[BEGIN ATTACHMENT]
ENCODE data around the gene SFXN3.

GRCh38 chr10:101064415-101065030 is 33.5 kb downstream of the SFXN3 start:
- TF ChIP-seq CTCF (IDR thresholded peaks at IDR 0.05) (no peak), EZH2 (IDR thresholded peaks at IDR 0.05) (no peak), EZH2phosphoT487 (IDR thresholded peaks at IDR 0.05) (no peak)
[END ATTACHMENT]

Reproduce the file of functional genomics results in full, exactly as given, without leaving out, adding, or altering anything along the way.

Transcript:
ENCODE data around the gene SFXN3.

GRCh38 chr10:101064415-101065030 is 33.5 kb downstream of the SFXN3 start:
- TF ChIP-seq CTCF (IDR thresholded peaks at IDR 0.05) (no peak), EZH2 (IDR thresholded peaks at IDR 0.05) (no peak), EZH2phosphoT487 (IDR thresholded peaks at IDR 0.05) (no peak)